Introduction to Maven
Before we get into Maven, let’s take a look at what you need for a Java project. First, we need to determine which dependency packages to introduce. For example, if we need to use commons logging, we must put the commons logging jar packages into the classpath. if we also need log4j, we need to put all the log4j related jar packages into the classpath. These are the dependency packages management. Next, we need to determine the directory structure of the project. For example, the src directory holds the Java source code , resources directory holds the configuration files , bin directory holds the compiled .class files . In addition, we also need to configure the environment, such as the version of the JDK, the compilation and packaging process, the current code version number. Finally, in addition to using an IDE like Eclipse for compilation, we must also be able to compile via command line tools to be able to compile, test, and deploy the project on a standalone server. These tasks are not too difficult, but very trivial and time-consuming. If every project had its own set of configurations, it would be a mess. What we need is a standardized Java project management and build tool.
Maven is the management and build tool built specifically for Java projects, and its main features are.
- provides a standardized set of project structure.
- provides a standardized set of build process (compile, test, package, release ……).
- Provides a set of dependency management mechanisms.
An ordinary Java project managed with Maven has the following directory structure by default.
The root directory of the project a-maven-project is the project name, it has a project description file pom.xml, the directory where Java source code is stored is src/main/java, the directory where resource files are stored is src/main/resources, the directory where test source code is stored is src/test/java, the directory is src/test/resources, and finally, all the compiled and packaged files are placed in the target directory. This is the standard directory structure of a Maven project.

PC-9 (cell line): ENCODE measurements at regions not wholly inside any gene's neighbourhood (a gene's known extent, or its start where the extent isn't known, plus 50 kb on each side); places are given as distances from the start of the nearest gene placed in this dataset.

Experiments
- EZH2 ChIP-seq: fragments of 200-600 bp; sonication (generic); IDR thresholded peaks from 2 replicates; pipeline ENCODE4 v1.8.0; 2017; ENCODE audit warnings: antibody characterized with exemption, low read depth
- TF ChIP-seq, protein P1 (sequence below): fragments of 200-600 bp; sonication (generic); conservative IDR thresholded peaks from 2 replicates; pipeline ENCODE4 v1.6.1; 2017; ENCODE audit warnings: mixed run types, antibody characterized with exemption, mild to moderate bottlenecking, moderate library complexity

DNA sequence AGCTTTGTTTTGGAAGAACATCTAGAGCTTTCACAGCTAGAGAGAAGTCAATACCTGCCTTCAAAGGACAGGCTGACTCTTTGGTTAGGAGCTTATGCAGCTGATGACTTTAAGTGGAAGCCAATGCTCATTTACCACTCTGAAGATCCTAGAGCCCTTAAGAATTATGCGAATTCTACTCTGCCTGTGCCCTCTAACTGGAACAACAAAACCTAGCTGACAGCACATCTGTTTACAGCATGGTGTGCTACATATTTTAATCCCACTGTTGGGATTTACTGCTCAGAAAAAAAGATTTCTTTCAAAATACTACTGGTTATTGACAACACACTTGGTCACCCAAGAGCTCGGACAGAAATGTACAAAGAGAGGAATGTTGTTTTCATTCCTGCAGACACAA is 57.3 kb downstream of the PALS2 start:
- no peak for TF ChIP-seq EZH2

All the directory structures are agreed upon as standard and should not be modified at will. There is no need to do any configuration to use the standard structure, and Maven will work fine.
Let’s look at the most critical project description file, pom.xml, which looks like the following.
The groupId is similar to the Java package name, usually the company or organization name, the artifactId is similar to the Java class name, usually the project name, plus version, a Maven project is uniquely identified by the groupId, artifactId and version. When we reference other third-party libraries, it is also determined by these three variables. For example, the dependency commons-logging.
After declaring a dependency with
<dependency>, Maven will automatically download the dependency package and put it in the classpath.
Maven installation and configuration
The first step is to download the Meven files from the official website.
After the download is complete, extract the installation file to the specified directory.
Set up environment variables
Configure the Maven installation into the operating system environment. Open the System Properties panel (right-click My Computer → Properties on the desktop) and click Advanced System Settings. Set the Maven_Home environment variable. Create a new system variable.
Modify the value of the Path variable by adding after the Path variable value.
Set the MAVEN_OPTS environment variable.
Setting the MAVEN_OPTS environment variable is not required, but recommended. Because Java’s default maximum available memory is often not sufficient for Maven to run, for example, when the project is large, using Maven to generate the project site requires a lot of memory, without this configuration, it is easy to get java.lang.OutOfMemeoryError. therefore, configuring this variable at the beginning is the recommended practice.